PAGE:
Kirsi-Maria Aho, a former member of the Jehovah's Witnesses denomination, faced sexual abuse some twenty years ago. Cases of abuse are heard by the faith’s judicial committee. The abuser was not part of the Jehovah's Witnesses.
“It was a crime. First, the man raped me and then he abused me sexually. This would have been a matter for the police, but the elders banned me from going to the police because the name of Jehovah couldn't be dragged through the mud,” Aho says.
Aho had to appear before the committee several times. She describes it as cruel and accusatory.
“It was really cruel. A young girl under fire in front of three men,” she says. “The men asked confusing questions, such as whether I had indulged in group sex. The Committee emphasized that I had done wrong and that I was wicked and adulterous. No one defended me.”
As punishment, Aho was ostracised from the community. At the same time she was isolated from her loved ones.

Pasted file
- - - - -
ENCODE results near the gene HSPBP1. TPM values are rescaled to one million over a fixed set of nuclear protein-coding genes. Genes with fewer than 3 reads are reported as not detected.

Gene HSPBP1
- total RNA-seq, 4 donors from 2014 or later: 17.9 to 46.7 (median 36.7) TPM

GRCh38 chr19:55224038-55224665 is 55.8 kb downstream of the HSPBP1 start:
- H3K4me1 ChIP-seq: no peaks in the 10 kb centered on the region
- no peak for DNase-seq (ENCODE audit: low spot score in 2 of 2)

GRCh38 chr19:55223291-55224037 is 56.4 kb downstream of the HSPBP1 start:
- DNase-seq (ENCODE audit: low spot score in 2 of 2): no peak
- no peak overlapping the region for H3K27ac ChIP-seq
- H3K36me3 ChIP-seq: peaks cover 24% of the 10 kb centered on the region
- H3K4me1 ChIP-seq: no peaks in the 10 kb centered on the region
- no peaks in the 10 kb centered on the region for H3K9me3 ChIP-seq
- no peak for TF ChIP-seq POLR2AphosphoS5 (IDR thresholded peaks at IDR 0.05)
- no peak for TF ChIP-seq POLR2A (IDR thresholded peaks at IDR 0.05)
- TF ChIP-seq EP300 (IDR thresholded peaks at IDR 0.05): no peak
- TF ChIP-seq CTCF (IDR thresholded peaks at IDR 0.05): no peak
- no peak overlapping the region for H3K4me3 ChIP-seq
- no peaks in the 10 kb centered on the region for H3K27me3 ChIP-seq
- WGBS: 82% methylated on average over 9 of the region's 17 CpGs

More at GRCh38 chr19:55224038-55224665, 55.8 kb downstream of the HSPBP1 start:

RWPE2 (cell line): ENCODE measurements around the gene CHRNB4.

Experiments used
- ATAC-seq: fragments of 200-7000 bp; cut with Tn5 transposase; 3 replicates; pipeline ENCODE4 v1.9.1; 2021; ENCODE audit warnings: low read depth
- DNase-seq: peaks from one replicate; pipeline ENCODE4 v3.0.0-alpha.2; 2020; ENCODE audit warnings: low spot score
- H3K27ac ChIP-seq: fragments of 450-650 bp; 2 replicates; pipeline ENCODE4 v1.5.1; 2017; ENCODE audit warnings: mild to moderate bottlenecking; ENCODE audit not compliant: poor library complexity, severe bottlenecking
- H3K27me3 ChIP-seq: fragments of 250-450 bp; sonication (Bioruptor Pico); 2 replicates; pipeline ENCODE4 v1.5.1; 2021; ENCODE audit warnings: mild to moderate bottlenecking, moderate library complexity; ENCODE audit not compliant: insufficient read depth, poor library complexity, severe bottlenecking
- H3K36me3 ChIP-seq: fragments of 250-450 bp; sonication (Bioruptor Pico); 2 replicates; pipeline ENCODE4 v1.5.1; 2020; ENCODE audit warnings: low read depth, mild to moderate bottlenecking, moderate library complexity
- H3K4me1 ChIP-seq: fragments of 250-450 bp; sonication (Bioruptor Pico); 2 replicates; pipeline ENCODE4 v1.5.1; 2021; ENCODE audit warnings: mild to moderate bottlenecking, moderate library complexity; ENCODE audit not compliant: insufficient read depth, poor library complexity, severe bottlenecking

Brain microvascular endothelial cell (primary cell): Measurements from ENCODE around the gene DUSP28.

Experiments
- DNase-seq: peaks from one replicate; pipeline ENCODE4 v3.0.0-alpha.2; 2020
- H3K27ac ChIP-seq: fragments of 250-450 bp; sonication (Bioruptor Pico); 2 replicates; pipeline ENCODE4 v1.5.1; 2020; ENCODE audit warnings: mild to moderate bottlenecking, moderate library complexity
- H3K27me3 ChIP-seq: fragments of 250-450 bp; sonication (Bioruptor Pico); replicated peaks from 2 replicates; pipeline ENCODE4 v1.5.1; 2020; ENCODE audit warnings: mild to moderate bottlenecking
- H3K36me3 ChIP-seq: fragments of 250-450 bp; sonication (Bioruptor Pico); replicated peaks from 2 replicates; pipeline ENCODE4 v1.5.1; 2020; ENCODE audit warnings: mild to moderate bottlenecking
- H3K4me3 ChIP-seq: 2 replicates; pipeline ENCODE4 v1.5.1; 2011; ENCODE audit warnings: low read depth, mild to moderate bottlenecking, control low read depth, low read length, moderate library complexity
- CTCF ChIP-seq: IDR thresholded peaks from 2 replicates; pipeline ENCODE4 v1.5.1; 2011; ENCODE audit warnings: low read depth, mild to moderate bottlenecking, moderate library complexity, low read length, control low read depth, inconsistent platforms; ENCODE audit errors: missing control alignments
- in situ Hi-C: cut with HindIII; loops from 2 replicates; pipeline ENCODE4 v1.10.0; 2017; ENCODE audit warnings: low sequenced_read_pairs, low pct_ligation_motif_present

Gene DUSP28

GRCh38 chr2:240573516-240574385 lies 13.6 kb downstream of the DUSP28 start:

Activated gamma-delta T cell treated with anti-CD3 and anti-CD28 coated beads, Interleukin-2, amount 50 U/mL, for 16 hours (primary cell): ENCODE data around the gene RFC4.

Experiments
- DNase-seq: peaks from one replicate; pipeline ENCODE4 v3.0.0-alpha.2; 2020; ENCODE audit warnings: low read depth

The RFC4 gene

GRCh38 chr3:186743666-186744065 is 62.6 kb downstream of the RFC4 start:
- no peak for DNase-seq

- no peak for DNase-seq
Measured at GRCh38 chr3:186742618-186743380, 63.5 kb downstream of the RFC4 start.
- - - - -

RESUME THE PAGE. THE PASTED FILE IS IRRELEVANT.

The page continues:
Recovery from the devastating experience has been slow.
“I thought for 22 years that I was bad,” says Aho. “Since I was isolated from the Jehovah's Witnesses I’ve thought that. Art therapy studies have brought me self-respect and understanding. I’ve realized that I’m not the bad one.”
Minister of the Interior calls for clarification of police role
The Victims of Religion Support Association has documented 28 such human experiences under the Jehovah's Witness’ legal committee. Aho's is one of them. This week the association gave the Minister of the Interior Päivi Räsänen a list of suggestions on how society should address the issue of Jehovah's Witnesses legal committees. Räsänen is the parliamentary member responsible for matters relating to religious communities.
The association proposes, among other things, that religious courts be prohibited by law. Räsänen has passed the report on to the Ministry of Justice for clarification.
“In any case, we should not accept parallel legal systems in which crimes are investigated and sanctions considered,” says Räsänen. “Now, of course, it should be figured out where these judicial committees stand in light of our legislation.”
The report recommends that police have a better understanding of such cases and Räsänen has already called on her own Ministry to clarify their role.
The Jehovah's Witnesses see the Victims of Religion Support Association as an attack on the principles of the faith. The Jehovah's Witnesses community did not wish to comment further.